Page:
After reading The Great Gatsby we were sat down and told to write a short story, composed of at least 3 literary devices. Besides that we were given no instructions, but rather vocal guidance in what she expected. We were never told that if we desired to hand in a creative piece that we would be turned away. Accordingly, we wrote 5 paragraph essays lined with thesis annotations, clips of story lines littering pages, and wanton conclusion paragraphs. There were boundaries and rules that were set that we understood. From this pick pocket area of my life I discovered the two types of writing that could make or break your career in high school and beyond: flowery poetry I desperately wished to create, and boring essays I was indignant about. And I came up with my own type of conclusion. That conclusion came my freshman year of college, in a small creative writing class, stuffed with a variety of theater kids and business who and whats. Set in a town in Long Island riddled with crime that we all seemed to ignore, our one goal in life was to please this professor with our superfluous knowledge of both writing and reading short stories. This man had a list. Now, I’m not that much of a fan of lists when it comes to someone grading my creative work. It can be helpful getting criticism from someone who’s been writing for a long time, however it can be detrimental when I try to write a story about character development rather than plot and fail out with D because I didn’t quite have the awe inspiring, jaw dropping climax this professor was so vehemently set on looking for in each and every single story. I dreamed of having my style, voice and belief system (as well as abundant run on sentences) mean as much as action or plot, that I so predominantly flaunted these in each story in order to attempt to win over this poor man’s heart, but he was so stuck on the technical aspects of what a short story needed to have, that I felt trapped.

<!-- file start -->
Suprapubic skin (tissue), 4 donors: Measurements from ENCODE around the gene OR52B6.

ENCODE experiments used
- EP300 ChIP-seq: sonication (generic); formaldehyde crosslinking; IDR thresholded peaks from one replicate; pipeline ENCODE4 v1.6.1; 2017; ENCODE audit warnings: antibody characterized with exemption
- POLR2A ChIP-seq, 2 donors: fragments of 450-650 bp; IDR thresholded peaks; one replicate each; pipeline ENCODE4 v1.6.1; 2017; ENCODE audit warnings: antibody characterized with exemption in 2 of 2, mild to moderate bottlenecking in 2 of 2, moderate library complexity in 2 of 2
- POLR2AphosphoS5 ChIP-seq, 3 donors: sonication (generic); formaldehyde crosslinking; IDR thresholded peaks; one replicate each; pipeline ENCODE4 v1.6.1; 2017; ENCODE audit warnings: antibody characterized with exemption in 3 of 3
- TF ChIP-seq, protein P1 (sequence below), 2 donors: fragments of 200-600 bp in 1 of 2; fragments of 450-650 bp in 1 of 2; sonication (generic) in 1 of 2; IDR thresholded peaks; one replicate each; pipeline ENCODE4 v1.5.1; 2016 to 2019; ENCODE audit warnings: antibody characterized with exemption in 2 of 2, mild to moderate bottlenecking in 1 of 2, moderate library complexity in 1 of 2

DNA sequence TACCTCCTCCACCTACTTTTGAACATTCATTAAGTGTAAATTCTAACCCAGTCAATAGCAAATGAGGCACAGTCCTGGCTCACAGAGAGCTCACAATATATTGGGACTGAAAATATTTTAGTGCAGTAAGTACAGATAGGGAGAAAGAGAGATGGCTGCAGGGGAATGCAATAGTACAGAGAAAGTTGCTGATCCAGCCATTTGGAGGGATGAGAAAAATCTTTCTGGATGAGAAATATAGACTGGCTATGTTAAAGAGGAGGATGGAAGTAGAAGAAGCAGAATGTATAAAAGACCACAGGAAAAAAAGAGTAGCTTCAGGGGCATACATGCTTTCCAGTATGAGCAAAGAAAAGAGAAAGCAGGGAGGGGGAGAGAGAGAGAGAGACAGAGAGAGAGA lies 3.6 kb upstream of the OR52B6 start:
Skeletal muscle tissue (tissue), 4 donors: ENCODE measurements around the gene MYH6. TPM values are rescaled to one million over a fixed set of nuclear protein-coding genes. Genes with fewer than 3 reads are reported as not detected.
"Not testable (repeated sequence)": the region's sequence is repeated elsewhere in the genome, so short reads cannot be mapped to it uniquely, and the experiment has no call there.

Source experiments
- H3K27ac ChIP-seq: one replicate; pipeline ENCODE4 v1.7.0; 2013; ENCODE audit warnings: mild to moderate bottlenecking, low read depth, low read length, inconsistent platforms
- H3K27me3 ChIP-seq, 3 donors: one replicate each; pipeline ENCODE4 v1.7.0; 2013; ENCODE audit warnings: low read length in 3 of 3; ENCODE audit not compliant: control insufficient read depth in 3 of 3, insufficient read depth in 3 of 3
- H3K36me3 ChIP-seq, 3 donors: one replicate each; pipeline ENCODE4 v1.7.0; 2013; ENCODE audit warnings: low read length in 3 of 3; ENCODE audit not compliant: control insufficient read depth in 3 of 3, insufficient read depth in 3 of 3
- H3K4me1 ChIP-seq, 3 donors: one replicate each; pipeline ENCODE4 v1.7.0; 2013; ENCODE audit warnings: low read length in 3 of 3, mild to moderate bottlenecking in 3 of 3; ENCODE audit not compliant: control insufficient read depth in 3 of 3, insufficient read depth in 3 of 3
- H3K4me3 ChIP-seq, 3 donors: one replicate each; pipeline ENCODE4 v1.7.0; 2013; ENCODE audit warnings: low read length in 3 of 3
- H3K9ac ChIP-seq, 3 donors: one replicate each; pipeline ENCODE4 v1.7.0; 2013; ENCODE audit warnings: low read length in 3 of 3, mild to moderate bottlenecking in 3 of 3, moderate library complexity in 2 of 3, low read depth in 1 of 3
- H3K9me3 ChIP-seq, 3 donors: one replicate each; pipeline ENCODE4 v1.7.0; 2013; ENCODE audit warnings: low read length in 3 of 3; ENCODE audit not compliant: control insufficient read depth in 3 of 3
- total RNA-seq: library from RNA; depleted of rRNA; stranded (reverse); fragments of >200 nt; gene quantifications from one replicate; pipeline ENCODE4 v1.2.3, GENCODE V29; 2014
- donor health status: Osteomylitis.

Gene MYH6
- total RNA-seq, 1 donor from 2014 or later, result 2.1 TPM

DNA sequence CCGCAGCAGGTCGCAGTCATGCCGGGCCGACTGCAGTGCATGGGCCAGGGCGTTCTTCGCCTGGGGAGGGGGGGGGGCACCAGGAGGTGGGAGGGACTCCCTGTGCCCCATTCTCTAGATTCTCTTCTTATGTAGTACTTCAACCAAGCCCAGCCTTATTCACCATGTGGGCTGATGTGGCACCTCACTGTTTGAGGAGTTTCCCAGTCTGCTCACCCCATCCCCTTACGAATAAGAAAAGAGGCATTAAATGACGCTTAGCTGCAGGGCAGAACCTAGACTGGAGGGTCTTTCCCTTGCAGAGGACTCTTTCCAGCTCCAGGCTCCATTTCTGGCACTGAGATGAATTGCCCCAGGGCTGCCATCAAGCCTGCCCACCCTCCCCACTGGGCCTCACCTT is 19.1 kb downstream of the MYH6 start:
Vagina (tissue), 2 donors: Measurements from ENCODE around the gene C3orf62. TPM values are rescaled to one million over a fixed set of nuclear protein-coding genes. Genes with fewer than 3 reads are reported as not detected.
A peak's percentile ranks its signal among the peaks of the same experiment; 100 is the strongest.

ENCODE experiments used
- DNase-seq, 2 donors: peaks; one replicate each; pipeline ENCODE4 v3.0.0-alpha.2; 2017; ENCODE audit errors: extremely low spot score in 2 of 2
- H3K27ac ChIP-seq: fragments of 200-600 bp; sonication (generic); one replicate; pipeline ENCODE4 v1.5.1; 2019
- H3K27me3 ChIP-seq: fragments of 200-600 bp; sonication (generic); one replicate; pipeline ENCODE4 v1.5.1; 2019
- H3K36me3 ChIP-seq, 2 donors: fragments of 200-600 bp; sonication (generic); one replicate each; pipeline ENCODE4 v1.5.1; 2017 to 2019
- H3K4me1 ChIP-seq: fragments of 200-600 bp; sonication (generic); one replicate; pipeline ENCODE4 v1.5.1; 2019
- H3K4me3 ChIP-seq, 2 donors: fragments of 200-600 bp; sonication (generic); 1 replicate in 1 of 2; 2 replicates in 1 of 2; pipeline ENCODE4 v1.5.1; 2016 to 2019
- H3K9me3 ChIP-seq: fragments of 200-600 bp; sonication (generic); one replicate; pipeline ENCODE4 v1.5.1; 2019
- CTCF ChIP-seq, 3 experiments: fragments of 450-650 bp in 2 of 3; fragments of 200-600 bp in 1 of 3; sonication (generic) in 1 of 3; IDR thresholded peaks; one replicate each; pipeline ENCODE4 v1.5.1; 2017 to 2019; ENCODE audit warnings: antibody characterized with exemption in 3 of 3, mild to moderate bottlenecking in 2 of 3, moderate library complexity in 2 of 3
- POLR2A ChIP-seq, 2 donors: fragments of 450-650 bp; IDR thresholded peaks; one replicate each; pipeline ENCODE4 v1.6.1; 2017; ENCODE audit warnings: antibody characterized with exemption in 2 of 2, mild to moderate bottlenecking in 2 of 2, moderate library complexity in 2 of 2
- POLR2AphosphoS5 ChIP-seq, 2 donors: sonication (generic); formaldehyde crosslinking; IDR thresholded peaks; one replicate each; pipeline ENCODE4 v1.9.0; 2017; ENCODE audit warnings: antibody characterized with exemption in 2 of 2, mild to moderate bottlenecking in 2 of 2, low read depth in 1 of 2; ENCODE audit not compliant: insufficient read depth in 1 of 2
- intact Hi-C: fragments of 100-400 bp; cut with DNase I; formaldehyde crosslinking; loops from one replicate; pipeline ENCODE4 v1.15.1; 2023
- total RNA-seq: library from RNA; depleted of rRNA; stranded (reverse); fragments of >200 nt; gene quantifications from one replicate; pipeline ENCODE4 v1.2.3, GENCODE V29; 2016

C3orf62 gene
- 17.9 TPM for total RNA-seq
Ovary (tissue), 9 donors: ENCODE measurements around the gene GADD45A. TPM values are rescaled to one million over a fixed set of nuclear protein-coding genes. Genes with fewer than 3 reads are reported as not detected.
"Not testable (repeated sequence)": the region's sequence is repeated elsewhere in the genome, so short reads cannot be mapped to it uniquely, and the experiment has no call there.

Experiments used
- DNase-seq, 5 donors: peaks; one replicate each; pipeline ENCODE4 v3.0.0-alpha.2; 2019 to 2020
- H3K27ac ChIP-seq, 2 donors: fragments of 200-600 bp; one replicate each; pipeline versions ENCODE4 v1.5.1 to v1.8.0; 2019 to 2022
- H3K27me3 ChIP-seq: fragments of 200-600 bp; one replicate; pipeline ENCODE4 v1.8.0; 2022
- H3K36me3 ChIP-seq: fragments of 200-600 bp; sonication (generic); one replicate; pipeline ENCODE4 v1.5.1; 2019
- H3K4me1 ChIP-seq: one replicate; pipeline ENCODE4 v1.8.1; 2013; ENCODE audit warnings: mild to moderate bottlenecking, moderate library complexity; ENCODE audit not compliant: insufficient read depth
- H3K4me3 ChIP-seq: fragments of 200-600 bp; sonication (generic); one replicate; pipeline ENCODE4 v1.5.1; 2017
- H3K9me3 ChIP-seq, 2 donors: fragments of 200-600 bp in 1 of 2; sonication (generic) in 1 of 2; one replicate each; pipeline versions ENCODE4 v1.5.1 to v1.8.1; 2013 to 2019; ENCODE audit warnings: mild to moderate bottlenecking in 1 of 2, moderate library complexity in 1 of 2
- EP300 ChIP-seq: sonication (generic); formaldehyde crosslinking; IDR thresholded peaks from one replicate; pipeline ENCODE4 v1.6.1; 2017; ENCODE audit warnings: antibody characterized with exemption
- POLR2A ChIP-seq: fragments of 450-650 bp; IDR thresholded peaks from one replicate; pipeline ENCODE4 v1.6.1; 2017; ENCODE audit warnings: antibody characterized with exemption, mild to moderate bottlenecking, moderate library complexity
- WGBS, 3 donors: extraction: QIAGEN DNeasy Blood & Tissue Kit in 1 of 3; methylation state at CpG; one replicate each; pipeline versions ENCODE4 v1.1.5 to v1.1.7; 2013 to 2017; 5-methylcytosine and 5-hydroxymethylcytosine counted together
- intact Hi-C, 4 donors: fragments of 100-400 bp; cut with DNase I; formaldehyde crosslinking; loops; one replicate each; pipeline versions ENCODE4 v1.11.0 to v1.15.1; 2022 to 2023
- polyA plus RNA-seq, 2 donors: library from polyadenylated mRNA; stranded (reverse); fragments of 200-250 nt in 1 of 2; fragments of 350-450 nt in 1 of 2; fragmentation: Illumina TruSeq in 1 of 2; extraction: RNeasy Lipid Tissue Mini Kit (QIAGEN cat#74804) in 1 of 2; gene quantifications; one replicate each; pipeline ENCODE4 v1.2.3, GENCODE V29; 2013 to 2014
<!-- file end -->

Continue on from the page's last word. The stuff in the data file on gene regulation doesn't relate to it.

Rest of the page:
I felt like I was no longer a writer, whether I was decent or terrible, I could never admit to myself or anyone else. I wrote stories I was proud of, and complete rewrites I wasn’t proud of. The first sting of college had hit like the first shot a baby gets, sometimes you just can’t stop crying. What I learned from what I hadn’t learned I still take to this day, bearing it with me that my words are subjective to anyone who reads what I write. The problem with what I have learned over the years in relation to writing is that sometimes, you write for you. You have to be a little selfish. And sometimes you have to let go of that pride, strip your writing down, and write for others. And even though it’s hard to compromise in high school, or college, or a career, or wherever this strange twist of events takes you, you’ve got to realize that everything in fact is riddled with compromise. We have pieces of writing we are expected to have set rules for, for this writing you grit your teeth down, write as best as you can, hope for an A, and hope for a great paper and not “good enough paper”. And when you just don’t get an A because you’re not an essay writer, you’re a flowery poetry, short story something or other who hates the thought of punctuation or rules, you try again and again and over again, adding your tiny little edge, whatever it may be, to get that great paper.